We all know that vitamin C is an important nutrient, especially for humans. But did you know that people are actually among the few species that cannot synthesize vitamin C on their own?
Dogs’ bodies can make vitamin C to some extent, but since they also have to get some from food, some pets can be vitamin C deficient.
To find out more about this nutrient and how it impacts your dog’s health, read on!
Types of Vitamin C
Ascorbic acid is the type of vitamin C that most people are familiar with, and that’s because it can be found in a myriad of fruits and veggies. It’s also the type that’s more commonly found in supplements. However, high doses of it can cause some problems, especially digestive distress (diarrhea).
Sodium ascorbate is recommended for dogs that have Addison’s disease. It also stays longer inside a dog’s body, allowing them to recover from illness faster.
Calcium ascorbate is another form that can be used, and that doesn’t cause digestive upsets. It also has positive effects on dogs that have problems with their joints or those that have already developed arthritis.
Two other forms that are available are ascorbyl palmitate and ester C calcium ascorbate, the second of which is also safe for dogs that have a history of digestive health issues, including inflammatory bowel disease or gastritis.
Food Sources Your Dog Can Get Vitamin C From
Everyone knows that citrus fruits are rich in vitamin C, but pet owners are also aware of the fact that dogs are not necessarily supposed to have them.
Depending on their previous health conditions, oranges or grapefruits might hurt a dog’s stomach or digestive tract, in general — not to mention that the peel is always hazardous because of the essential oils present in it (besides the possibility of it also containing weed killers or pesticides).
If you feed your dog a homemade diet, ask your vet what foods you should add to your dog’s recipes. Here are several examples of foods that dogs can have and that are quite rich in vitamin C:
Kale is also rich in this nutrient, but we advise against giving it to your dog as it predisposes them to kidney pathologies.
Vitamin C Deficiency
Even though this disorder is quite rare in this species, it can still happen on occasion. Generally, dogs whose livers are functioning at a normal capacity are not going to have problems producing the vitamin C that they need, especially if they are young and they are not being treated for any condition.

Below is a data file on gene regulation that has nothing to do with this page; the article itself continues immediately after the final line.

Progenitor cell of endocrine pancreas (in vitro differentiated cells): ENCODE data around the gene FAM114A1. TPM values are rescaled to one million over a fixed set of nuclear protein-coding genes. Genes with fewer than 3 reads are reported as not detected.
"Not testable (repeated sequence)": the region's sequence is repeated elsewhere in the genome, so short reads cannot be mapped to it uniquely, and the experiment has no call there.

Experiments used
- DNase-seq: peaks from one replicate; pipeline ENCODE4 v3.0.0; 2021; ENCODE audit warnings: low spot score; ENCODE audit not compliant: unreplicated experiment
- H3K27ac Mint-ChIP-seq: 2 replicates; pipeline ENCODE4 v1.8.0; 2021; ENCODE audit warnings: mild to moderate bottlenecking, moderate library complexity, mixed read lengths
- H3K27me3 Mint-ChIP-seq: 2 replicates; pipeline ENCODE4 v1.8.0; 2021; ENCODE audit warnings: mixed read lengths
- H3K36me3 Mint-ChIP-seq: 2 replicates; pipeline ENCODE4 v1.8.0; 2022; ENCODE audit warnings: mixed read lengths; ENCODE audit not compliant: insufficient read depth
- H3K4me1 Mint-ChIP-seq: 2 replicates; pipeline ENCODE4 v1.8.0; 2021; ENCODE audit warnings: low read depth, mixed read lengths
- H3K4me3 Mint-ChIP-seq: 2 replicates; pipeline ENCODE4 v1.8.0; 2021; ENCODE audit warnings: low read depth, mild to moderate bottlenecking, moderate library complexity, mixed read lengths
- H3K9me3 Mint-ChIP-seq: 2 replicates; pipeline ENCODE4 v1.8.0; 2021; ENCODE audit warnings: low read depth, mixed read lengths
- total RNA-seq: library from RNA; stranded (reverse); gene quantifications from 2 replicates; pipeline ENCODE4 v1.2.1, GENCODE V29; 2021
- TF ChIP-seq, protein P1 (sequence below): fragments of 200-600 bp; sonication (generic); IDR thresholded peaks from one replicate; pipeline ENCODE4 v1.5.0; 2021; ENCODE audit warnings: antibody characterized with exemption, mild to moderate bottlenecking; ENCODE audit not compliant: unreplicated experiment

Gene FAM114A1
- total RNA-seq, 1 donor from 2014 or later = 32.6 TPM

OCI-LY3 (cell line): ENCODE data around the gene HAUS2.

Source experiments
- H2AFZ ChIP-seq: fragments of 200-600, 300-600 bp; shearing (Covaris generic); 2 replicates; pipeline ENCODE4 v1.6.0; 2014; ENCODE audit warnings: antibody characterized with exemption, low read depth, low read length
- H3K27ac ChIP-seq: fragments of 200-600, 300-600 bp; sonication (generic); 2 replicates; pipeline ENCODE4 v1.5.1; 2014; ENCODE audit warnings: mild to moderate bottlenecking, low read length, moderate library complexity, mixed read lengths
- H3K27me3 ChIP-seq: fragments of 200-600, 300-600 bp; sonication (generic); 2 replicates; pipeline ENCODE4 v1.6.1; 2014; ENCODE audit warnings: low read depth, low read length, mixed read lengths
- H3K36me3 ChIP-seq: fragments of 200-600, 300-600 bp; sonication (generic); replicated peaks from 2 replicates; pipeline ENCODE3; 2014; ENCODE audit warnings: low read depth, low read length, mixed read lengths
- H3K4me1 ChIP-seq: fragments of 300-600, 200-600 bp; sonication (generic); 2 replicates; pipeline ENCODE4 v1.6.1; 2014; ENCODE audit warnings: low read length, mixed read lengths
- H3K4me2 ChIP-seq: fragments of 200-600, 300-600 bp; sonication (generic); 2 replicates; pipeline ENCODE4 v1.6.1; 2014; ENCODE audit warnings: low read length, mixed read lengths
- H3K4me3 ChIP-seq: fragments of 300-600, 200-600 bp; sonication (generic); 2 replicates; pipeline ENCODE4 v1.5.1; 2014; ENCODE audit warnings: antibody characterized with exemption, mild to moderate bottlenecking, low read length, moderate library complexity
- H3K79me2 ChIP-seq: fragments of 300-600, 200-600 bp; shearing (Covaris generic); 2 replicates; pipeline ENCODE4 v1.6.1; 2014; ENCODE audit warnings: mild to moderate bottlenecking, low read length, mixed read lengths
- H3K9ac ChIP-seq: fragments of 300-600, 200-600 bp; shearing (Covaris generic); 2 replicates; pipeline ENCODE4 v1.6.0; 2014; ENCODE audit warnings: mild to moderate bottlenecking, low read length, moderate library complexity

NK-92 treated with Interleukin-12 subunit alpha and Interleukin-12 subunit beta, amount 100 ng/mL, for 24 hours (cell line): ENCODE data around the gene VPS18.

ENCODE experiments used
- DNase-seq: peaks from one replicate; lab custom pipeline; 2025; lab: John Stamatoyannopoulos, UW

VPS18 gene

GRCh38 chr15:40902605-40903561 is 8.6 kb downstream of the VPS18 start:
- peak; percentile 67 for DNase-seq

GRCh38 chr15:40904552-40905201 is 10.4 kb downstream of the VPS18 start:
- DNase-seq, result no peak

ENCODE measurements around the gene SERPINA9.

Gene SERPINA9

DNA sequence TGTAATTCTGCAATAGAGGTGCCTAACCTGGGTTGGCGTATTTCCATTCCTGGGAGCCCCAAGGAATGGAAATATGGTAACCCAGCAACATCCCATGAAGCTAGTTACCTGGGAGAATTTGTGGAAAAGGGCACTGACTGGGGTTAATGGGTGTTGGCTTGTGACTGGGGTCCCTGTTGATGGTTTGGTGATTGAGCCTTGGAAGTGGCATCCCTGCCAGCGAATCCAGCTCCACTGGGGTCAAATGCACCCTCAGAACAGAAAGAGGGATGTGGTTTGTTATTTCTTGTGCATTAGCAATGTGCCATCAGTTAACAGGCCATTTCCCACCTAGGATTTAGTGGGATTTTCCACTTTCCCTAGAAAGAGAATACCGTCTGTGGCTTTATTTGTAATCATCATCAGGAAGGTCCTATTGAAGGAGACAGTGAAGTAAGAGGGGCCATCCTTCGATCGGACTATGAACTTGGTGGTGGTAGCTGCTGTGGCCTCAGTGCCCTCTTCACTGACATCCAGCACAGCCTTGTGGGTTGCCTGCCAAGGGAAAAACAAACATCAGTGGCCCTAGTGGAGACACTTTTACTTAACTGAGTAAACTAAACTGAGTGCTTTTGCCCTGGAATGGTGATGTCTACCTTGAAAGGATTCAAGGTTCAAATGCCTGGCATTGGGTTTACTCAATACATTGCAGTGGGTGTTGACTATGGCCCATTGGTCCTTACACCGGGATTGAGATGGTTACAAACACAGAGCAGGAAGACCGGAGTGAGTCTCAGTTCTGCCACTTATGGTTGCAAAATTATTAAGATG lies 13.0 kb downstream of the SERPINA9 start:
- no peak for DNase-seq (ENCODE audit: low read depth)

However, dogs with less capable livers might develop vitamin C deficiency, in which case they will show the following symptoms:
- Joint pain
- Bleeding or slow/difficult wound healing
- Weakness and lethargy
- Bleeding gums
Why Do Dogs Get Vitamin C Supplementation?
Vitamin C is considered an anti-infectious nutrient. While it cannot combat bacterial agents on its own, so you can’t expect that giving your dog vitamin C supplements will cure an infection, some vets might use it as part of a treatment plan.
It is also said that vitamin C also makes it possible for some pets to recover their appetite if they have lost it. It’s common for this nutrient to be administered alongside other vitamins following operations and other periods where your dog might have been sick and is now recovering.
If your dog tends to suffer from anxiety or any type of chronic stress whatsoever, whether caused by something in particular or they’ve been like this all their life, your vet might also recommend these supplements.
In the end, dogs that do get some amounts of additional vitamin C in their diets usually recover better from illnesses, and their wounds might also heal better.
Vitamin C Supplements and the Right Dosage for Dogs
If your pet is going through a period where he or she is extremely stressed or if they have recently had an infection, especially one affecting their urinary tract, you might have to give your pet vitamin C supplements.
The correct dosage is 18mg of vitamin C per every pound of body weight. But because giving the entire amount to your pooch is not recommended, a powder form might be a better choice as you can mix small amounts of the entire daily quantity into Fido’s pet food, for example.
Can You Give Your Dog Too Much Vitamin C?
Even though overdosing on any type of vitamin, including vitamin C, can be quite rare in this species, it can happen. If your dog’s body already secretes enough, your vet has already administered an injection, and you also give your pooch a supplement, it could be too much.
Extra vitamin C doesn’t usually cause health issues in this species. However, it does tend to affect the urinary tract of some dogs, especially those that have a history of UTIs.
Also, too much vitamin C can cause calcium oxalate bladder stones, which can, unfortunately, irritate the mucous membrane inside the bladder and lead to severe infections. Male dogs have a higher risk of developing this health complication.
In other words, if your veterinarian has not advised you to give vitamin supplements to your dog, steer clear of any such products.